My mother looked at me in horror. I tried to supress a yawn. Everything was so distant and unimportant. As the nurses drew my blood again, I meditated on the possibility of missing the Helmet concert on Sunday. Helmet were an indie hardcore band—one of my favorites—who had never been to the city before. (I grew up in Nashville. A far cry from the trendy area it is today, MY Nashville was safe, dull, and completely void of anything resembling hardcore music.)
I was told to lie down on an ER bed with blue curtains around it after untangling one of those annoying hospital gowns and attempting to tie it so my underwear wouldn’t show. This was not how I had planned to spend my evening. My mom was sitting in a plastic chair by the bed.
The nurse who had drawn my blood pulled the curtain aside. “Now, what you probably have is something called idiopathic thrombocytopenic perpura, or ITP,” she explained, very slowly, looking me directly in the eye. It made me uncomfortable. Everyone was taking this too seriously. I wanted to put on a Groucho Marx glasses-nose-moustache ensemble just to make these people crack a smile. “However,” the nurse continued, “there are other diseases also associated with a low platelet count, such as leukemia.”
“Okay,” I repeated endlessly, not sure what else I was expected to say. I can’t believe I might be missing a Helmet concert for this, I thought.
By the weekend’s end, I was sick to death of every somber, beady-eyed stare and hushed voice directed towards me. I was an ill individual, not an ancient deity. I had ITP. I would have to pop a prednisone pill every morning and get my blood drawn on Mondays. Dr. Lukens, my blood specialist, sat me down in the examination room one day after the fateful weekend of diagnosis. “You’ll have to avoid any physical activity,” the doctor said, with the same grave eyes and quiet voice as everyone else. “That includes contact sports…”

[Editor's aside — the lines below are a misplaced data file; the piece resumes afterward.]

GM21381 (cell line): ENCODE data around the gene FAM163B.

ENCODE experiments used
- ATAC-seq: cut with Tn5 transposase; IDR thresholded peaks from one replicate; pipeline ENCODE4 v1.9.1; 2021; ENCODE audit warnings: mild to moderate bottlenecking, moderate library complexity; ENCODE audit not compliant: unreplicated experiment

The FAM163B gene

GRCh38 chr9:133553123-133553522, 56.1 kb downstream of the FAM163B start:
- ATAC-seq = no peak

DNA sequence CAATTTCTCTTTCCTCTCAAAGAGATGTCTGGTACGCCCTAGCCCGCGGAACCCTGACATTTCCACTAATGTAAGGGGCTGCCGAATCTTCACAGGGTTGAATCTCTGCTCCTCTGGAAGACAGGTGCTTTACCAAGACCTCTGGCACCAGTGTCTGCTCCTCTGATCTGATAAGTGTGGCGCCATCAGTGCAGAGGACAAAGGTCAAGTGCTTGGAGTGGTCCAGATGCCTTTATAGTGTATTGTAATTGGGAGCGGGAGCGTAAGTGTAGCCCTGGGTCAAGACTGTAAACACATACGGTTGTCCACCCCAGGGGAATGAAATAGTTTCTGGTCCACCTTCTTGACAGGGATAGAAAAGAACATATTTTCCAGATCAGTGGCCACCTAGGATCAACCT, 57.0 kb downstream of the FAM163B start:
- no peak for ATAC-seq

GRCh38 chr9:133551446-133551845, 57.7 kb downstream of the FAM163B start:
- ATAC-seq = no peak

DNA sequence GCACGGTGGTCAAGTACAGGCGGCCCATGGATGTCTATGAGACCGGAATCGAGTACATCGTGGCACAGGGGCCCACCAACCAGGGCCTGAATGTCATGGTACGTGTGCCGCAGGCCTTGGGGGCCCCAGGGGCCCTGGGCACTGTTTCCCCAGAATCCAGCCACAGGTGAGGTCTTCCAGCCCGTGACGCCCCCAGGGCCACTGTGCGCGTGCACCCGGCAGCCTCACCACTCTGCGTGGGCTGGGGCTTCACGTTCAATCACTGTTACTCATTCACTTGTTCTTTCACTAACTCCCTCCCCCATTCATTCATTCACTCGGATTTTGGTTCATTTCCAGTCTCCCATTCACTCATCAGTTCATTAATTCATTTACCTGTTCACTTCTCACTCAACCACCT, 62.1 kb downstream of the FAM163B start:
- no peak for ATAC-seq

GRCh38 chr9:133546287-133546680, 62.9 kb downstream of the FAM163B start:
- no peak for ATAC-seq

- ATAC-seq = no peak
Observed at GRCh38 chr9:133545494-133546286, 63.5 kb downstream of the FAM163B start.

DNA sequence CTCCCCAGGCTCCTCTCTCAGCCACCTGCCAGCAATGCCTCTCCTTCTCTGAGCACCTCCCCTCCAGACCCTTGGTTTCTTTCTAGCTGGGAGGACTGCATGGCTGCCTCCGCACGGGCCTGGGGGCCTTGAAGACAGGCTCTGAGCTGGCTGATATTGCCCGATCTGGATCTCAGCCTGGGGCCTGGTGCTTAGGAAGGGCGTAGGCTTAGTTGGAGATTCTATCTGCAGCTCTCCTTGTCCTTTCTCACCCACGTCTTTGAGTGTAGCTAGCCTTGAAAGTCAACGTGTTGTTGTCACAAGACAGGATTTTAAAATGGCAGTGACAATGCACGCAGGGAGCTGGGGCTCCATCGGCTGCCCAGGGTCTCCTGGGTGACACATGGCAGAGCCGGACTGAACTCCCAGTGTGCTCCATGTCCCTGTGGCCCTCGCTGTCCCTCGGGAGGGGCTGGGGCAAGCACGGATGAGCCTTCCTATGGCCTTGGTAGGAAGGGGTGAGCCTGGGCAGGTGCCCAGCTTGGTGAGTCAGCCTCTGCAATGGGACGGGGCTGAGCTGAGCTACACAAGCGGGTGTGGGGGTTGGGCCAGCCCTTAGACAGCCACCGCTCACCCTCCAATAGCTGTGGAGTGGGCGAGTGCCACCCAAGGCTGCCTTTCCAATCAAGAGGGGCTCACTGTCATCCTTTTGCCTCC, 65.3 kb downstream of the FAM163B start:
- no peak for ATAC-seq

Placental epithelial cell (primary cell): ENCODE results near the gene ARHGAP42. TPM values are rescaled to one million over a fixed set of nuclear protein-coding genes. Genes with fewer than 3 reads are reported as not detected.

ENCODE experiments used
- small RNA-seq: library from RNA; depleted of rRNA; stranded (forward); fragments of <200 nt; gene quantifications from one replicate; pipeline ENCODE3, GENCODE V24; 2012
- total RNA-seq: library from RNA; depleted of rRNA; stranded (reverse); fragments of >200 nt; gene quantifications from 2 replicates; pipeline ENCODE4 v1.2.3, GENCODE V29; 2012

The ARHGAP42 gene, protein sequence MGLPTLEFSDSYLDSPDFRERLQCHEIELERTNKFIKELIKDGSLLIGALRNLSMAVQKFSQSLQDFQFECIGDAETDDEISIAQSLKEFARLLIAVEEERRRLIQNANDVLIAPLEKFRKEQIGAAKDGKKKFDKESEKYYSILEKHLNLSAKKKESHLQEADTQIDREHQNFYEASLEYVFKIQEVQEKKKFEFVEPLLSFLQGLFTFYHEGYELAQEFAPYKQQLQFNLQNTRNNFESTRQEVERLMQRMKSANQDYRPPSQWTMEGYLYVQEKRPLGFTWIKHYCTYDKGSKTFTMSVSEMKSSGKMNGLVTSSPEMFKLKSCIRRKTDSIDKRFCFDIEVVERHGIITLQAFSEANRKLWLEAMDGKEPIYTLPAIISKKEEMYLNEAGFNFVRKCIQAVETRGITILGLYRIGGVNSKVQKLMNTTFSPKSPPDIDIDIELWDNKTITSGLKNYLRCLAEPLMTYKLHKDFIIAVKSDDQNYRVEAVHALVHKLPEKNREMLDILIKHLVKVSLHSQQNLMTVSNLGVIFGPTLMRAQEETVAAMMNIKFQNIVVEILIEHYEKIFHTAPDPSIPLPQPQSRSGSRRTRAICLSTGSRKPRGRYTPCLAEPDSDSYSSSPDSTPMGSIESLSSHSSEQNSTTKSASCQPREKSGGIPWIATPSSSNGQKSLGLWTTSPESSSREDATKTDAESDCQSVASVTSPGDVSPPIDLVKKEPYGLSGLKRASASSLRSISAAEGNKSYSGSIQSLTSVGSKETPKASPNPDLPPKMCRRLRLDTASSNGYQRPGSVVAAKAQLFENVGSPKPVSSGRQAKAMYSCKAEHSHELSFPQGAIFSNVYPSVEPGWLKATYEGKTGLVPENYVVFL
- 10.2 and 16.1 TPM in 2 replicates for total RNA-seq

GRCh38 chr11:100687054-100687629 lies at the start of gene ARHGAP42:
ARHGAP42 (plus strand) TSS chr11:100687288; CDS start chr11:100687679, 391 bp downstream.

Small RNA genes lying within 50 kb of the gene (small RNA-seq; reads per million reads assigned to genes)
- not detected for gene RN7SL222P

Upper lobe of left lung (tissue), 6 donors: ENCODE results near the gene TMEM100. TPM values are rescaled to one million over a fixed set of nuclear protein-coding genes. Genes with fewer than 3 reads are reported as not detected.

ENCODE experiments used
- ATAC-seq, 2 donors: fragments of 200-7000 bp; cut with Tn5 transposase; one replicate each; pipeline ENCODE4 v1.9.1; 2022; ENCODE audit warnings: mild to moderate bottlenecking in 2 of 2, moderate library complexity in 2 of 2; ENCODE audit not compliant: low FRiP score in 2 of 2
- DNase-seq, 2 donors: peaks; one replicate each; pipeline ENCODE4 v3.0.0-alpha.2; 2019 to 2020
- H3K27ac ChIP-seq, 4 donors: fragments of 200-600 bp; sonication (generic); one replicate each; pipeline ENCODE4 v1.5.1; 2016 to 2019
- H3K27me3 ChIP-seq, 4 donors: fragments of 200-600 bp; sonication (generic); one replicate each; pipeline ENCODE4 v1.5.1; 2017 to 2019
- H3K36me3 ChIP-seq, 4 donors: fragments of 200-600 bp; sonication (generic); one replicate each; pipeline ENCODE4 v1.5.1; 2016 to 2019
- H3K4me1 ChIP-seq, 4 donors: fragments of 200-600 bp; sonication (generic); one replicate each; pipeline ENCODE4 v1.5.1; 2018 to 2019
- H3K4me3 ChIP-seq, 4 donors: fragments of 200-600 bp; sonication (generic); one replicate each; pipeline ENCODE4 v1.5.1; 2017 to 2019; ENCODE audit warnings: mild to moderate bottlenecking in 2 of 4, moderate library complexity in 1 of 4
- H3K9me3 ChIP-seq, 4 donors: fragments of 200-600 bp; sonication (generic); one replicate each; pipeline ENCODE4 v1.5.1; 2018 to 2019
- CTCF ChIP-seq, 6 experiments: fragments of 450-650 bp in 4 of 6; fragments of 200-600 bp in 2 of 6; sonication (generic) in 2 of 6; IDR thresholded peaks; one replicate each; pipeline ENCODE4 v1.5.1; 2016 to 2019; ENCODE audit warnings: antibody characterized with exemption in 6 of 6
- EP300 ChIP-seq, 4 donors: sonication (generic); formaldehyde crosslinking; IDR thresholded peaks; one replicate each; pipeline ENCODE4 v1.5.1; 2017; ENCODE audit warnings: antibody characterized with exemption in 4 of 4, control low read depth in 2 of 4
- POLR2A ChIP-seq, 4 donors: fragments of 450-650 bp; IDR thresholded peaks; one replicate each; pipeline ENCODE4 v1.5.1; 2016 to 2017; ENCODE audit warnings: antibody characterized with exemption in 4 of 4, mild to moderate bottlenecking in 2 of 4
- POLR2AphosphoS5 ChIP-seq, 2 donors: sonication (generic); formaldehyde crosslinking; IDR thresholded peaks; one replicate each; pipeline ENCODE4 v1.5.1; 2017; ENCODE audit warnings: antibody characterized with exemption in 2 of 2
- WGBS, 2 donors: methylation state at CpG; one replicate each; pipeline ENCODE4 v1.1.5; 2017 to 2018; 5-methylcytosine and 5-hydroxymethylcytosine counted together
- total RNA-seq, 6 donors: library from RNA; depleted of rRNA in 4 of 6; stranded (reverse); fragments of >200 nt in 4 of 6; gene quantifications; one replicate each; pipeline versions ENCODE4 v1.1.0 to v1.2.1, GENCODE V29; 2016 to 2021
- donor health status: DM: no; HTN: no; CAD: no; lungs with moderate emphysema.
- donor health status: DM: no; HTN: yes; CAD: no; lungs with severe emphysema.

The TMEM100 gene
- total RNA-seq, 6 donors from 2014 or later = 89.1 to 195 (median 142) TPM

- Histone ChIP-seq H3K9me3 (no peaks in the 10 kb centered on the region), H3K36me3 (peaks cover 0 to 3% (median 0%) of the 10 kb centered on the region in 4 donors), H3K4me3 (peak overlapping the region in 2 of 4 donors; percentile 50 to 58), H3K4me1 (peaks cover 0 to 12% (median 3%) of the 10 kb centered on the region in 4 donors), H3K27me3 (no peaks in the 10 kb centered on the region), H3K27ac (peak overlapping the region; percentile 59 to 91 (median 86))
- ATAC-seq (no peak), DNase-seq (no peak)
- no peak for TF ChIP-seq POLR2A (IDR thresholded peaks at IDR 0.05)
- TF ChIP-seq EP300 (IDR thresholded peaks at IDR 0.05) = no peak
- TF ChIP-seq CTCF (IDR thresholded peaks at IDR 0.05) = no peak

Contact sports? Oh no. My worst fears had been realized. “No MOSHING?” I cried. “You can’t be serious!”
I had to explain very carefully to my doctor about the ‘contact sport’ played in the pit at rock concerts. Sadly, mosh pits were out of the question. Had I failed to visit the ER that weekend, one night in Helmet’s mosh pit might have killed me—literally.
Six months later, my life had still not changed significantly, but the prednisone side effects were unpleasant, and the doctors had a sneaking suspicion that my evil spleen was to blame for all this. My splenectomy was scheduled for the very beginning of spring break. I was officially the Anti-Spleen when I returned to school, after a week of abdominal pain, hypoglycemia, intestinal dysfunction, fainting, pain pills, and pills to counter the side effects of the pain pills.
And I missed the Helmet concert. A month afterward, they disbanded. Damn diseases.
Countless circumstances have somehow kept me from buying a ticket to see Helmet since. MONOCHROME? No joy. SEEING EYE DOG? It came and went. If I see Page Hamilton play (with the Toadies, no less) this October, it will be fifteen years—almost to the day—since I missed Helmet for the first time.
I am watching you, gall bladder.